Today’s Deep Space Extra

June 25th, 2021

In Today’s Deep Space Extra… The Interim Cryogenic Propulsion Stage will soon join the Artemis I SLS rocket core stage, boosters, and Launch Vehicle Stage Adapter. Astronauts just ventured outside the International Space Station for their third spacewalk in nine days to increase the lab’s power generation.


Human Space Exploration

LVSA added to Artemis-1 stack, as SLS big build continues
Coalition Members in the News – Boeing, Northrop Grumman, United Launch Alliance (6/23): Assembly of the Space Launch System (SLS) rocket for NASA’s Artemis I mission to send an unpiloted Orion capsule on a test flight around the Moon is progressing. The Launch Vehicle Stage Adapter (LVSA) was placed atop the SLS core stage this week in the Vehicle Assembly Building (VAB) at NASA’s Kennedy Space Center (KSC). Installation of the Interim Cryogenic Propulsion Stage (ICPS) will follow next week. NASA is working toward the launch of Artemis I as soon as November.

Spacewalk to wrap up second solar array installation at Space Station
CBS News (6/24): Astronauts Shane Kimbrough, of NASA, and Thomas Pesquet, of the European Space Agency (ESA), prepared early Friday for their third spacewalk outside the International Space Station (ISS) in nine days. They plan to install a second Roll Out Solar Array (ROSA) at the far port side of the orbiting lab’s 360-foot-long solar power truss. During challenging spacewalks on June 16 and June 20, they installed the first of the ROSAs on the ISS’s 2B power channel. In all, six ROSAs will be installed on the ISS’s power channels to increase the overall electrical power generation by 20 to 30 percent.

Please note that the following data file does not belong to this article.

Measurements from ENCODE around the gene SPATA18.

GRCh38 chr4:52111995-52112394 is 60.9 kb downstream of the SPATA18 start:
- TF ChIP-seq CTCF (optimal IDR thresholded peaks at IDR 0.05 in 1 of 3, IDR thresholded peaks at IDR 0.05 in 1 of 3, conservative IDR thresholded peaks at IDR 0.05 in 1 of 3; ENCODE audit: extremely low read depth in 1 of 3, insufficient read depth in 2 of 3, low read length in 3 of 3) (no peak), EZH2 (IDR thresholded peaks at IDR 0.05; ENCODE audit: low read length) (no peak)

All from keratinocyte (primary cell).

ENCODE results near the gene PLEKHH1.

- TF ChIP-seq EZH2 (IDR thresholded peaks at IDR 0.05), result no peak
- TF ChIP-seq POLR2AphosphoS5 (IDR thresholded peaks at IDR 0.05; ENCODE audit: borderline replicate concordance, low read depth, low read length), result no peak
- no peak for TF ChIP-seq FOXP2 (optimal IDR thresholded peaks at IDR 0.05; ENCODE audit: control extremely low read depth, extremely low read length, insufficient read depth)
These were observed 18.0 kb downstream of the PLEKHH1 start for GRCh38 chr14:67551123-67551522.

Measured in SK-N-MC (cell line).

‘Rosie the Rocketeer’ dummy buckles up for Boeing’s 2nd Starliner launch test
Coalition Members in the News – Boeing, United Launch Alliance (6/24): An anthropomorphic test device, a flight mannequin known as Rosie the Rocketeer, has been placed aboard Boeing’s CST-100 Starliner, which is scheduled to launch July 30 on an uncrewed test flight to the International Space Station (ISS). Data gathered by Rosie will help to certify the Starliner for the regularly scheduled transportation of astronauts to and from the ISS under NASA’s Commercial Crew initiative.


Space Science

NASA studying larger Mars helicopters (6/24): Thanks to the success of eight test flights so far by NASA’s Ingenuity helicopter on Mars, the agency’s Ames Research Center and Jet Propulsion Laboratory (JPL) along with AeroVironment are planning a larger version of the rotorcraft. The envisioned Mars Science Helicopter could accompany future missions to explore terrains not accessible to rovers, including steep cliffs and the interiors of caves.

Scientists just detected an earthquake from a balloon and might be able to do it on Venus, too (6/24): In July 2019, scientists demonstrated earthquake detection from a high-altitude balloon. The quake shook Ridgecrest, California. A similar balloon-borne technology could be used at Venus to determine whether the second planet from the sun experiences comparable activity.


Other News

Report: Space Force has to prepare for operations beyond Earth’s orbit (6/26): A new report published by the Air Force Research Laboratory suggests the U.S. Space Force has to prepare for when cislunar space becomes the next military frontier. Cislunar space is defined as the region between the Earth and the Moon, including the Lagrange points, where an economy might emerge in the future. A cooperative agreement signed by the Space Force and NASA last year calls for future collaboration on cislunar space research and technologies.

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